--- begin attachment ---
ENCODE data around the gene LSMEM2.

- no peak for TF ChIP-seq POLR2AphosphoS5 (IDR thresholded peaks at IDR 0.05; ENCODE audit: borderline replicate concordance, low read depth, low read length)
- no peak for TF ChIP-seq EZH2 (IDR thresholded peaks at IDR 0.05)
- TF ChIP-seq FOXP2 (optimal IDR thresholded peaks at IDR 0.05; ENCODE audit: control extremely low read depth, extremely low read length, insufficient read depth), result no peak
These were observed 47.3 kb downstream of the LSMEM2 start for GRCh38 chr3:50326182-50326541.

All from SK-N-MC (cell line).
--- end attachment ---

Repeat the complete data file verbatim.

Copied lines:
ENCODE data around the gene LSMEM2.

- no peak for TF ChIP-seq POLR2AphosphoS5 (IDR thresholded peaks at IDR 0.05; ENCODE audit: borderline replicate concordance, low read depth, low read length)
- no peak for TF ChIP-seq EZH2 (IDR thresholded peaks at IDR 0.05)
- TF ChIP-seq FOXP2 (optimal IDR thresholded peaks at IDR 0.05; ENCODE audit: control extremely low read depth, extremely low read length, insufficient read depth), result no peak
These were observed 47.3 kb downstream of the LSMEM2 start for GRCh38 chr3:50326182-50326541.

All from SK-N-MC (cell line).